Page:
What is the City Map (of New York City)?

“The City Map is the official adopted map of the city. It shows the location, dimension and grades of streets, parks, public places and certain public easements.”

This definition was taken from the Applicant Portal of the Department of City Planning website under Actions Requiring Uniform Land Use Review Procedure (ULURP), Changes to the City Map, and while it may not be the “official” definition, it does get to the point of what the City Map is and what is shown on it. The next questions that most likely come to mind are likely “Where can I see it?”, “Who has it?”, “Can I get a copy of it?”, or maybe even “Why should I care about the City Map when Google has a perfectly good map of the city?”

Let me begin by first explaining what the City Map is in the physical sense. It is not one comprehensive map showing the entire city that you could roll out on a large table (or basketball court), but instead it is a collection of thousands of maps of small areas of the city, each of which shows “the official adopted map of the city” for a that limited area. These maps are called alteration maps. Here is an example of an alteration map.


An alteration map becomes part of the official City Map whenever “the location, dimension and grades of streets, parks, public places and certain public easements” are changed anywhere in the city and that map change becomes effective. The “becomes effective” bit is important because unlike some other ULURP Actions, City Map changes are NOT effective upon adoption by the City Council, but must wait until the day after they are “certified and filed” with the Department of City Planning. The certification and filing step that makes the map part of the official City Map may not take place for several years after adoption by City Council. For example, the adoption date for the map change shown above was 04/28/2010, as stated in the paragraph above the “certified and filed” date. However, the alteration map was “certified and filed” on 02/27/2015 and so it finally “became effective” on 02/28/2015, almost five years after it was adopted.

The enlargement shown below, taken from this particular alteration map, reveals another interesting point- note there is no mention of the City Council anywhere in the paragraph. This is because the ULURP process allows the City Council a limited amount of time to take action on a City Map change following adoption by the City Planning Commission. If the City Council takes no action before that time expires, then the City Planning Commission’s adoption is considered final and the map then becomes effective the day after it is “certified and filed.” Had the City Council elected to take action on this map, there would be additional text showing the City Council’s adoption date and calendar number. If either the City Council or the City Planning Commission had rejected the map change, there would be no paragraph at all, and no map either, for that matter. City Map changes that are rejected are discarded.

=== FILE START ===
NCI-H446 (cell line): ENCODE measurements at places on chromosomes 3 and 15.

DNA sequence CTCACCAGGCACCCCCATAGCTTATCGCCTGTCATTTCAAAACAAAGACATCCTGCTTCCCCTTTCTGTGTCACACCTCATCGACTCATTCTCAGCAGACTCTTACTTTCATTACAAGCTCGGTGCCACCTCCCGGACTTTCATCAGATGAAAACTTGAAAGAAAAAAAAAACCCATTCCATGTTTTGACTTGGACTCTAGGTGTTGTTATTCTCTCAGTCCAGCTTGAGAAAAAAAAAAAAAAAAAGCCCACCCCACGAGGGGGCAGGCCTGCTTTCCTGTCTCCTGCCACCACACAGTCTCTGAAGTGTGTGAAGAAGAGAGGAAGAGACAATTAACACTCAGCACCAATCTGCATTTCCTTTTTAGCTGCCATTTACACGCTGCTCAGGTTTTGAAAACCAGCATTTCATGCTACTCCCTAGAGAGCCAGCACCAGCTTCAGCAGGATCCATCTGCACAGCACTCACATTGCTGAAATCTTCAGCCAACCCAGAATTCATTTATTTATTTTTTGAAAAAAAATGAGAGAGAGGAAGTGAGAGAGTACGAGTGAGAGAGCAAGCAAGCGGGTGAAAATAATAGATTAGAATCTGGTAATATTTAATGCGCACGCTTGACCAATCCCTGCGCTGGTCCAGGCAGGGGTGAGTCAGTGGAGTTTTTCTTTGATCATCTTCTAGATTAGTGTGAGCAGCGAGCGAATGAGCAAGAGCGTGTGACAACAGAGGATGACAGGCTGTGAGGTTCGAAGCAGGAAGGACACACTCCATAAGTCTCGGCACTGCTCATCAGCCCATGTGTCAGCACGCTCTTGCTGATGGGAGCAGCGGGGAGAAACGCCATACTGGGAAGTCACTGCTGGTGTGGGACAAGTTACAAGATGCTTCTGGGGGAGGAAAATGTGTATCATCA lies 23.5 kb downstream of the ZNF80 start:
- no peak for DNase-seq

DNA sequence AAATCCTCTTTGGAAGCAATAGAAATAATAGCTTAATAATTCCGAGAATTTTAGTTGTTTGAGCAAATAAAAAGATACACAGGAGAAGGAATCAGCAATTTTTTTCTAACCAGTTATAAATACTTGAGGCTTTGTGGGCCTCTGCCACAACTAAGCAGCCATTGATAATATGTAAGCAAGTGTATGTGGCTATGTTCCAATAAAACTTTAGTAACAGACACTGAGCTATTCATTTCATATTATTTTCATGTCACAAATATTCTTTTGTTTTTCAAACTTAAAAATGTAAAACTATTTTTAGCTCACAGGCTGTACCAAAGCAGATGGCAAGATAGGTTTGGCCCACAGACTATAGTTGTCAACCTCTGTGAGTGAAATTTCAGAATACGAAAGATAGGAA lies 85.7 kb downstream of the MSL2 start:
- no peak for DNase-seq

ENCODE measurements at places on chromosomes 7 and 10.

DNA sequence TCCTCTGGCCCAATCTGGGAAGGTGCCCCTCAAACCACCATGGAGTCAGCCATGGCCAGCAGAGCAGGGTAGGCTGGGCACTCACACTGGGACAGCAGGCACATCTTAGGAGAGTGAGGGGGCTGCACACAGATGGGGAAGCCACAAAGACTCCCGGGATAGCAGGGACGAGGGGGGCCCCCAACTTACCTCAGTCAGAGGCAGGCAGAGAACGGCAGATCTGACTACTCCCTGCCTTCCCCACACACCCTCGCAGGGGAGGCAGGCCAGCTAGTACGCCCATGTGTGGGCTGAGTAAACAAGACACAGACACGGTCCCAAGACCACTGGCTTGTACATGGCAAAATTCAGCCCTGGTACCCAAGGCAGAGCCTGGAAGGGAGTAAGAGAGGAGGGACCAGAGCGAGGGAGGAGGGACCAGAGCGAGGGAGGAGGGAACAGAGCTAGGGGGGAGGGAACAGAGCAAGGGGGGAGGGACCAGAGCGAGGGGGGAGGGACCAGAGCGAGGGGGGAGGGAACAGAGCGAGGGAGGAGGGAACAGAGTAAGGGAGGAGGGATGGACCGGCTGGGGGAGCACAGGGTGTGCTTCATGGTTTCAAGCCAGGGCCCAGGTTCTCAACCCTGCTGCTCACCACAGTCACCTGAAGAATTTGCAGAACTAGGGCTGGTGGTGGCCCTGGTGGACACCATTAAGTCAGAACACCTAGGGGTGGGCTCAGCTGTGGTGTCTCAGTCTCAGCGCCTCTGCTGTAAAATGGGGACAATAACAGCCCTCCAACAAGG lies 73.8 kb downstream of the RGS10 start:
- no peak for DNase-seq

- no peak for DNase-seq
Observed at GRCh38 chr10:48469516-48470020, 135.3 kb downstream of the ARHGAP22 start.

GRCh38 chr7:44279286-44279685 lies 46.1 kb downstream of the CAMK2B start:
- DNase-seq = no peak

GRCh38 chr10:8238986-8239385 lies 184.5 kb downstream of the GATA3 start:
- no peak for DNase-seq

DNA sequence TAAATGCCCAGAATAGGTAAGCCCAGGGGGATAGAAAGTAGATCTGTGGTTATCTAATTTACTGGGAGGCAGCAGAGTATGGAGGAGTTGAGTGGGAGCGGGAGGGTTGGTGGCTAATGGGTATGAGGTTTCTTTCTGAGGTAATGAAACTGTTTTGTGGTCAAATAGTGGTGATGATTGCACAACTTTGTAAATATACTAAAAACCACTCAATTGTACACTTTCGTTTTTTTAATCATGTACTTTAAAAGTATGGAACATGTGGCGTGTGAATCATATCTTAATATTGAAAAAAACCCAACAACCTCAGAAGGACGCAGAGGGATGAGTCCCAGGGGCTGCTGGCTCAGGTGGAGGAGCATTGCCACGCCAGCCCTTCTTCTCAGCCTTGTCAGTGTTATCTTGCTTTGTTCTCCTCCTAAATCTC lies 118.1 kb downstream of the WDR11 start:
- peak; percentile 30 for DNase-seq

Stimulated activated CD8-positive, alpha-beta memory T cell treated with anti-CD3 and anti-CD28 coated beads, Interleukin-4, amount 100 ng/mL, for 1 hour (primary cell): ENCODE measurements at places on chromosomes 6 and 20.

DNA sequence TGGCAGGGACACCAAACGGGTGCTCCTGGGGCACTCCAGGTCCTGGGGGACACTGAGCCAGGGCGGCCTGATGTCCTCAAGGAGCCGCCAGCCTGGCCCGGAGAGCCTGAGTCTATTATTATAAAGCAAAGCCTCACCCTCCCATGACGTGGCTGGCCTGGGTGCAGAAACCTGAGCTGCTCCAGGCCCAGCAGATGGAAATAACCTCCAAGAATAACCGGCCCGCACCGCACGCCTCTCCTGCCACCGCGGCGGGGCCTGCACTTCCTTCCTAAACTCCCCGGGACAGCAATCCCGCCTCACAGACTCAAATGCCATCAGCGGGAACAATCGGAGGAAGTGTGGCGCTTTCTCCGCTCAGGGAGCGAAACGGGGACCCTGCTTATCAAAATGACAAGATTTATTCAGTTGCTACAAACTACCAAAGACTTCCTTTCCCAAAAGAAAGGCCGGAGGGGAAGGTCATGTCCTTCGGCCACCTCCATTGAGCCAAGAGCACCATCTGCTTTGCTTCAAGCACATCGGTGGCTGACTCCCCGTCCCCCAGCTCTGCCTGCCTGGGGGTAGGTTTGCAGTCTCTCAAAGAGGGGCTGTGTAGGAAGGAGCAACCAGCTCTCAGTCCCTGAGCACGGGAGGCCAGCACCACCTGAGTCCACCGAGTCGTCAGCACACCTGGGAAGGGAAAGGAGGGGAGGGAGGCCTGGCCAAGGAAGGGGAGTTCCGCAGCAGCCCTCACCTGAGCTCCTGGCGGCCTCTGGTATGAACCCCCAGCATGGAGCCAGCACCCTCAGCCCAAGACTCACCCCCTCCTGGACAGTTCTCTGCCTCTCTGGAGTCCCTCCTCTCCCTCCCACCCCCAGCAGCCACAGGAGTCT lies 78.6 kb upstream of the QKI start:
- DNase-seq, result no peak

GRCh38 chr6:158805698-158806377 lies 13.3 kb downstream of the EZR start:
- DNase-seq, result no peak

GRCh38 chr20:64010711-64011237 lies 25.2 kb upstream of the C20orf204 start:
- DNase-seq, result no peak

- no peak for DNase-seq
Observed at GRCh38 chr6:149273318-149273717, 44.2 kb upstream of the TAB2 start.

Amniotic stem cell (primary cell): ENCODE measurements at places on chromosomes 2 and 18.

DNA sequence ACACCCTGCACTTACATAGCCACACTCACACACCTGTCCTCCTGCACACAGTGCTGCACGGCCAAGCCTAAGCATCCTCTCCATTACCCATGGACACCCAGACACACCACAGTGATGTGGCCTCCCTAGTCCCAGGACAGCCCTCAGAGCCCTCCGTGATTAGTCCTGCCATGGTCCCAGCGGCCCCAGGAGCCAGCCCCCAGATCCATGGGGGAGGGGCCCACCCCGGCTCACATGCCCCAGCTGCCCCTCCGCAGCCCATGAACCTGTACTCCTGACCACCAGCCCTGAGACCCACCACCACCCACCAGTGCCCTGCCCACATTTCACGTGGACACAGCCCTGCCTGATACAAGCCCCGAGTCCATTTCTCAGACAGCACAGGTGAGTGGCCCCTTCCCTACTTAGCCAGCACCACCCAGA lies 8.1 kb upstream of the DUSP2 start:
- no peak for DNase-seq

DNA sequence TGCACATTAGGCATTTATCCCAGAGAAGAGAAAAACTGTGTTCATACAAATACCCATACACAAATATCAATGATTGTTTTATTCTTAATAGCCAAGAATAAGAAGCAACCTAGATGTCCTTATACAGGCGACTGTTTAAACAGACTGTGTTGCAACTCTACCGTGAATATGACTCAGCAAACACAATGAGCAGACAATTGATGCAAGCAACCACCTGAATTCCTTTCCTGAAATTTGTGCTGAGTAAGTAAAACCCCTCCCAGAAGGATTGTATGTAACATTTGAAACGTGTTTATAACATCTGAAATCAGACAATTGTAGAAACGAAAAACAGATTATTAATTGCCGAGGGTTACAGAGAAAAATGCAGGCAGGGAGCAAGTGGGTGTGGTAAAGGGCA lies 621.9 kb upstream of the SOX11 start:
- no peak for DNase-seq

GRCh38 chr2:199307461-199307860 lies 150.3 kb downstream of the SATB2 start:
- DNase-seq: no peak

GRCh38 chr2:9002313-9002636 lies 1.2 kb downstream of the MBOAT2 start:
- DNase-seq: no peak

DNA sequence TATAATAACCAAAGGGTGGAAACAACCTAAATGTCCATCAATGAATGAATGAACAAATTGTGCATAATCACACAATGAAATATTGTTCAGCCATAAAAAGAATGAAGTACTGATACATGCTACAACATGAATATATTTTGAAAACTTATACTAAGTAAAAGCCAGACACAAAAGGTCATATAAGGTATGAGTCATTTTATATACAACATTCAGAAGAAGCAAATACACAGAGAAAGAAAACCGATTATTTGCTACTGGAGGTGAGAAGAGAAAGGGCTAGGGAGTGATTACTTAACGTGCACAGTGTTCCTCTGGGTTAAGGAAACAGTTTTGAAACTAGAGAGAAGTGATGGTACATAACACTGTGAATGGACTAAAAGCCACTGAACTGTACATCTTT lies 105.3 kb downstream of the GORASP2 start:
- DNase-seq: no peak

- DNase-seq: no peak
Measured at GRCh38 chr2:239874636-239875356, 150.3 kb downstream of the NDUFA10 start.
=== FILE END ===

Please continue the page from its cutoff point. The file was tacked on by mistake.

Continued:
This is a good point at which to answer the question of “Why should I care about the City Map when Google has a perfectly good map of the city?” The official adopted map of the city is not the same as Google’s map (or Bing or OpenStreetMap or even NYCityMap). While these other maps are good for showing what exists in the physical world , the City Map also shows streets that are official but have never been actually constructed. Also, the City Map will not show any streets that are not actually official city streets. Well, that last statement is not entirely true. The City Map does show, usually with dashed lines, what are known as “record streets.” These are streets that were present when the alteration map was created, but are not actually part of the official City Map. Record streets may or may not still exist in the real world, but for official purposes they are known as “streets of record” and they may be used for legal descriptions.

The City Map can affect someone who is looking to build (or rebuild) in an area where the built streets do not conform to the official City Map. This condition applied to parts of the Breezy Point neighborhood in Queens, an area damaged extensively during Hurricane Sandy. Many structures that were destroyed by the hurricane were built on top of officially mapped streets, which resulted in delays in obtaining permits to rebuild. Therefore, if you are thinking of building a(nother) new pie store on a vacant lot you saw in Google Street View (or while out walking), it is helpful to consult the City Map first. There could be a mapped street on the lot.